Many note that “Biden’s opposition to [marijuana] legalization… puts him at odds with the great majority of Democrats, 75-plus percent of whom back legalization. Biden’s opposition even puts him at odds with the median Republican, with polls showing that even a majority of Republicans support legalization. Politically, then, legalization should be low-hanging fruit… Yet Biden is not quite there… It’s an especially bad look for Biden. He has a long record of pushing for punitive criminal justice and drug policies — not just supporting but actually writing many of the laws in the 1980s and ’90s that helped shape America’s modern war on drugs. For Biden to hang on to marijuana prohibition, then, just reinforces one of the major concerns that criminal justice reformers like Booker have about him.”
German Lopez, Vox

Others argue that “Biden was almost the only one on the stage who talked like a normal person. There was a point near the end of the debate when he was talking about getting men involved in stopping domestic violence and he said that we need to keep ‘punching’ at it… I knew that the twitterati and the analysts would tut tut. Ol’ Joe is just out of touch! He doesn’t know you can’t use words like that. Meanwhile, every non-political junkie watching the debate thought there was nothing wrong with this. Biden was just using ordinary language, not worrying too much if it was fully approved by the woke brigade.”
Kevin Drum, Mother Jones

From the Right

The right believes Beto is a formidable candidate in the Democratic primary, and sees similarities to Obama.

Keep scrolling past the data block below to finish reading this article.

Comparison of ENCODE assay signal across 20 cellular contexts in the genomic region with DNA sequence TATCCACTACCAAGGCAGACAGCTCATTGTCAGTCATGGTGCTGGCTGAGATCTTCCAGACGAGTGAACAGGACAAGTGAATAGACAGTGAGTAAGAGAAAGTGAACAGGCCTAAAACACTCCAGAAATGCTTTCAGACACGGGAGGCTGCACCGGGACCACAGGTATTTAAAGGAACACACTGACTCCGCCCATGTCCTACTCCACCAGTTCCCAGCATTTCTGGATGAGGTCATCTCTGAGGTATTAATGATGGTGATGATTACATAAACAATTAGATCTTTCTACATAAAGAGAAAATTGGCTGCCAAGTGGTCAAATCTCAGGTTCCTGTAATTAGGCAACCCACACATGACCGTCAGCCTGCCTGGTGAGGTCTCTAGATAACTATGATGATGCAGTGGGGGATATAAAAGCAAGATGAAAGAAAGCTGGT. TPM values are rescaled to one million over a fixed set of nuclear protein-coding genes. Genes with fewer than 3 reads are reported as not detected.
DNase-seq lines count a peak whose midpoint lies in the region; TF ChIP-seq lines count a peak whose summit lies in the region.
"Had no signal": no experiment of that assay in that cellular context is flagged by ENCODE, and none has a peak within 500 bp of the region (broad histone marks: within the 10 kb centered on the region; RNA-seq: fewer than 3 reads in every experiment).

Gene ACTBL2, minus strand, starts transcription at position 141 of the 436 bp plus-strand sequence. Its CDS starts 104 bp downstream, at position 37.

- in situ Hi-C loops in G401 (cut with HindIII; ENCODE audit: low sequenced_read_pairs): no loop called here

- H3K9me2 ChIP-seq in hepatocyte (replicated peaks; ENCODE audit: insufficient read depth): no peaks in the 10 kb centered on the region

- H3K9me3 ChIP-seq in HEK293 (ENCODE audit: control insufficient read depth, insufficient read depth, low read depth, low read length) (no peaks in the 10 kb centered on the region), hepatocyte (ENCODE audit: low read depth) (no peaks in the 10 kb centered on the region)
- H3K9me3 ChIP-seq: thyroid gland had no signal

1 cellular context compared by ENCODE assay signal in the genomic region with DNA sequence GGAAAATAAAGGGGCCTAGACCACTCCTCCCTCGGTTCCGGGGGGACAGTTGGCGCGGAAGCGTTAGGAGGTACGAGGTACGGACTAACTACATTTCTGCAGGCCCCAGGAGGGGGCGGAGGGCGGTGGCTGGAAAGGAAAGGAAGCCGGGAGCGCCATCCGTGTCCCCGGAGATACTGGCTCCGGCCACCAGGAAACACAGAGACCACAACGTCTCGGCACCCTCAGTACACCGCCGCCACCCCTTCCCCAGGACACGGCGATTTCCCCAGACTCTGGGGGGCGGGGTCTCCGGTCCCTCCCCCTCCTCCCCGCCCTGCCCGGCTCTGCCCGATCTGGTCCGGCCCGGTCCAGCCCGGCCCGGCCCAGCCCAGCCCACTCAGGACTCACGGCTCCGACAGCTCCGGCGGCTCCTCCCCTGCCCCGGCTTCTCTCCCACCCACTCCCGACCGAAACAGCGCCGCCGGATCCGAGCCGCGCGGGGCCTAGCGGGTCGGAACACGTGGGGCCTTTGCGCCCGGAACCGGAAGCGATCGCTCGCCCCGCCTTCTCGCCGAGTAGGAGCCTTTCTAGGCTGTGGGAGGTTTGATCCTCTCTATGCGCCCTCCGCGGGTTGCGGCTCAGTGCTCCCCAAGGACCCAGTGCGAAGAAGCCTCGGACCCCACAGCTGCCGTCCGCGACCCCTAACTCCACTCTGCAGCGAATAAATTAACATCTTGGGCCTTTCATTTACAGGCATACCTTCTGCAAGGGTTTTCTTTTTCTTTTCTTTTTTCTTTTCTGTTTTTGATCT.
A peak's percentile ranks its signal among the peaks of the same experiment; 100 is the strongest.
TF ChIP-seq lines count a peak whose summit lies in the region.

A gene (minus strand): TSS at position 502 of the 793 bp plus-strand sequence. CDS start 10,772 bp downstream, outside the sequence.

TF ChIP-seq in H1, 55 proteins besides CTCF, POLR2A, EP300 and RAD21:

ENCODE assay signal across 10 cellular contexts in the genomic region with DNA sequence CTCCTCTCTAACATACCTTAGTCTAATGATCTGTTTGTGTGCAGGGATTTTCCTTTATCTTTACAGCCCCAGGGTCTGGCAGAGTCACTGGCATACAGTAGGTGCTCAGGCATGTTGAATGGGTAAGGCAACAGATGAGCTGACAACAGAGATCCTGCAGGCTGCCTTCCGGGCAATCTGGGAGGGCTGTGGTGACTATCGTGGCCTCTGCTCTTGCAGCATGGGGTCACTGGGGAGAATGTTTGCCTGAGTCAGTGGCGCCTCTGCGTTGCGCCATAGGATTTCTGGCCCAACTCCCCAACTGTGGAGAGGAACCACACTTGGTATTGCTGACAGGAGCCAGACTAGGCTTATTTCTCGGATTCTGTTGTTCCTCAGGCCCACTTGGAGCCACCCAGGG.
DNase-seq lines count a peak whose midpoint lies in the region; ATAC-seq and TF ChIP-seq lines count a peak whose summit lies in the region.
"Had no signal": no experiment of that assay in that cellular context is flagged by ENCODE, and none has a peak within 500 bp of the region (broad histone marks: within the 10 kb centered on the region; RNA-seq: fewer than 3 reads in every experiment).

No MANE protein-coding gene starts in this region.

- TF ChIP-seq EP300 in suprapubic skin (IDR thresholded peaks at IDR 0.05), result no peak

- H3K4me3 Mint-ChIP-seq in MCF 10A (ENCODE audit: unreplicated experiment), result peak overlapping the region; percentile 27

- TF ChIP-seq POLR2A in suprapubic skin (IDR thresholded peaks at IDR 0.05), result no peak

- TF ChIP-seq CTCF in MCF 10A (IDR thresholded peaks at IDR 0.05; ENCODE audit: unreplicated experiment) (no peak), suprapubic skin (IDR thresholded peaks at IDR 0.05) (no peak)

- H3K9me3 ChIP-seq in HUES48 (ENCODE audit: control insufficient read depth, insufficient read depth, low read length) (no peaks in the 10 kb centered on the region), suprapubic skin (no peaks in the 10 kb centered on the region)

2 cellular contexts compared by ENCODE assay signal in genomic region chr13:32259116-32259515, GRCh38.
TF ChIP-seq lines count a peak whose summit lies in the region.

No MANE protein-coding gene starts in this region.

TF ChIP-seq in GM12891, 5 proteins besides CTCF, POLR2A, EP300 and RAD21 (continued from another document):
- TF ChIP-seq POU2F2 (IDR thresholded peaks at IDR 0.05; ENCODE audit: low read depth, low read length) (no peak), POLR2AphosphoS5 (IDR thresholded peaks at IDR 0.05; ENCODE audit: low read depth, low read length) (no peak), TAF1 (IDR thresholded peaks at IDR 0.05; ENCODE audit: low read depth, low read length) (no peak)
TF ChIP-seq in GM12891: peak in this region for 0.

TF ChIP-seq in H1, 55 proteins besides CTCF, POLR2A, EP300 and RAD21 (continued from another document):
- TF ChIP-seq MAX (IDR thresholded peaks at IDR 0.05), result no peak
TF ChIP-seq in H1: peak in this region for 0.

From the Right

The right believes Beto is a formidable candidate in the Democratic primary, and sees similarities to Obama.

“He is young. He is relatively inexperienced in national politics. He comes from the middle of the country, and he has a charisma reminiscent of both Clinton and Obama… One knock on Beto is that he doesn’t use polls and analytics effectively. Okay, he just feels it. But guess what, folks: Donald Trump just felt it, too. And none of Robby Mook’s algorithms meant to lock down Hillary Clinton’s victory got the job done. The narrative beat the numbers.”
David Marcus, The Federalist

“In many ways, O’Rourke is reminiscent of Barack Obama in 2008, a relatively blank slate with rock star popularity. To capitalize on that popularity, however, Beto must get his campaign organized and show backers that he has the depth to mount a serious national campaign… At this point, the greatest threat to Beto is a Joe Biden candidacy… [but] without Biden in the race, the non-Bernie vote will splinter between the numerous other candidates and O’Rourke has a chance to come out on top.”
David Thornton, The Resurgent

Some, however, point out that “as much as Obama ran on inspirational slogans and his own biography in his first campaign, he also presented Democratic voters with a substantive alternative to Clinton. Virtually alone among the 2008 candidates, Obama could honestly say that he had opposed the Iraq war from the beginning, and that both set him apart from his main competitors and helped to neutralize criticism of his lack of experience. O’Rourke doesn’t have a signature issue in the same way that Obama did, and he doesn’t have anything else he can point to in his record that the many other more experienced candidates lack.”
Daniel Larison, The American Conservative

“For a progressive who sees the Obama years mostly as a case of promise squandered, with O governing from the center-left and using his personal charisma to keep left-wing critics at bay, this must be like watching a shoddy remake of a movie you didn’t much like to begin with. Beto lacks Obama’s compelling racial narrative… and his policy views are deliberately less well-defined. All he has, really, is the hopenchange shtick down — and that was still good enough to top even Bernie Sanders in fundraising.”
Allahpundit, Hot Air